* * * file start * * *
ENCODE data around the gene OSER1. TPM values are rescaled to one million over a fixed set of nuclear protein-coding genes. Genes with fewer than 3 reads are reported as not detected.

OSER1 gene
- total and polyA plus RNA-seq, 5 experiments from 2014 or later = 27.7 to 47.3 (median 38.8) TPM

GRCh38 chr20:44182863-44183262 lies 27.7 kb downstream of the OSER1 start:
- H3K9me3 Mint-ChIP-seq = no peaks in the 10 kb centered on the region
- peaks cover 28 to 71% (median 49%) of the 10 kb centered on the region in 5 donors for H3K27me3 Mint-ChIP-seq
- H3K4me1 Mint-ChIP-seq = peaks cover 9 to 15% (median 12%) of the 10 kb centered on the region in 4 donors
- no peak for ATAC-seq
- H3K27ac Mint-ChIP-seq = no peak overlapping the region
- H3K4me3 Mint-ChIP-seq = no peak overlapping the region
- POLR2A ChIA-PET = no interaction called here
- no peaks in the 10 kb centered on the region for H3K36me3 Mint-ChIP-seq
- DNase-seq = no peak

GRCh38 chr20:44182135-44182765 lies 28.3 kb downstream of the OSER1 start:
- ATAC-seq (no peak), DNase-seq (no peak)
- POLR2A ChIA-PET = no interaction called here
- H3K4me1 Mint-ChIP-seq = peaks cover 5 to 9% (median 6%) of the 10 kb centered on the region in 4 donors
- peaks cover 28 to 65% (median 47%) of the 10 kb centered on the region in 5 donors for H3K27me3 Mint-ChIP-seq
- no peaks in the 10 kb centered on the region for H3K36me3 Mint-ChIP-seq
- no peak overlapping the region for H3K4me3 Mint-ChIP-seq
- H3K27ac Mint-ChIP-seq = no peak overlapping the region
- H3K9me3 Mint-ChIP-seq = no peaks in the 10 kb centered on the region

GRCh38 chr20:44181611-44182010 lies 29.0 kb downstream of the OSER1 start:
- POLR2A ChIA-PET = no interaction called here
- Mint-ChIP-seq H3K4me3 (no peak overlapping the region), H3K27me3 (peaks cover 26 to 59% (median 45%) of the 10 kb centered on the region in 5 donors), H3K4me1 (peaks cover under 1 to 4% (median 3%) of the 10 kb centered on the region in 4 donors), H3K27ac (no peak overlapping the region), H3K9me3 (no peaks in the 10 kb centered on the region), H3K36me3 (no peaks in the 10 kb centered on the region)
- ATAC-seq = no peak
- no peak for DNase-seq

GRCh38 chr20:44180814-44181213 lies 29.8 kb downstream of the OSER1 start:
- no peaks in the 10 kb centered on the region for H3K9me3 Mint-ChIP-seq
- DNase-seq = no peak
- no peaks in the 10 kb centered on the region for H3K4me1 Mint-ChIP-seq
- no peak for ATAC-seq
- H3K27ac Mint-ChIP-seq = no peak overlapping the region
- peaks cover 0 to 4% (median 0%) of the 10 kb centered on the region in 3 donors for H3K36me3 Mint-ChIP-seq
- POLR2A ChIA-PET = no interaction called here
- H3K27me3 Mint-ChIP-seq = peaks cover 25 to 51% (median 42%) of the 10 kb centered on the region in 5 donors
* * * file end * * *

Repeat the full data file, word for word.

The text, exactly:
ENCODE data around the gene OSER1. TPM values are rescaled to one million over a fixed set of nuclear protein-coding genes. Genes with fewer than 3 reads are reported as not detected.

OSER1 gene
- total and polyA plus RNA-seq, 5 experiments from 2014 or later = 27.7 to 47.3 (median 38.8) TPM

GRCh38 chr20:44182863-44183262 lies 27.7 kb downstream of the OSER1 start:
- H3K9me3 Mint-ChIP-seq = no peaks in the 10 kb centered on the region
- peaks cover 28 to 71% (median 49%) of the 10 kb centered on the region in 5 donors for H3K27me3 Mint-ChIP-seq
- H3K4me1 Mint-ChIP-seq = peaks cover 9 to 15% (median 12%) of the 10 kb centered on the region in 4 donors
- no peak for ATAC-seq
- H3K27ac Mint-ChIP-seq = no peak overlapping the region
- H3K4me3 Mint-ChIP-seq = no peak overlapping the region
- POLR2A ChIA-PET = no interaction called here
- no peaks in the 10 kb centered on the region for H3K36me3 Mint-ChIP-seq
- DNase-seq = no peak

GRCh38 chr20:44182135-44182765 lies 28.3 kb downstream of the OSER1 start:
- ATAC-seq (no peak), DNase-seq (no peak)
- POLR2A ChIA-PET = no interaction called here
- H3K4me1 Mint-ChIP-seq = peaks cover 5 to 9% (median 6%) of the 10 kb centered on the region in 4 donors
- peaks cover 28 to 65% (median 47%) of the 10 kb centered on the region in 5 donors for H3K27me3 Mint-ChIP-seq
- no peaks in the 10 kb centered on the region for H3K36me3 Mint-ChIP-seq
- no peak overlapping the region for H3K4me3 Mint-ChIP-seq
- H3K27ac Mint-ChIP-seq = no peak overlapping the region
- H3K9me3 Mint-ChIP-seq = no peaks in the 10 kb centered on the region

GRCh38 chr20:44181611-44182010 lies 29.0 kb downstream of the OSER1 start:
- POLR2A ChIA-PET = no interaction called here
- Mint-ChIP-seq H3K4me3 (no peak overlapping the region), H3K27me3 (peaks cover 26 to 59% (median 45%) of the 10 kb centered on the region in 5 donors), H3K4me1 (peaks cover under 1 to 4% (median 3%) of the 10 kb centered on the region in 4 donors), H3K27ac (no peak overlapping the region), H3K9me3 (no peaks in the 10 kb centered on the region), H3K36me3 (no peaks in the 10 kb centered on the region)
- ATAC-seq = no peak
- no peak for DNase-seq

GRCh38 chr20:44180814-44181213 lies 29.8 kb downstream of the OSER1 start:
- no peaks in the 10 kb centered on the region for H3K9me3 Mint-ChIP-seq
- DNase-seq = no peak
- no peaks in the 10 kb centered on the region for H3K4me1 Mint-ChIP-seq
- no peak for ATAC-seq
- H3K27ac Mint-ChIP-seq = no peak overlapping the region
- peaks cover 0 to 4% (median 0%) of the 10 kb centered on the region in 3 donors for H3K36me3 Mint-ChIP-seq
- POLR2A ChIA-PET = no interaction called here
- H3K27me3 Mint-ChIP-seq = peaks cover 25 to 51% (median 42%) of the 10 kb centered on the region in 5 donors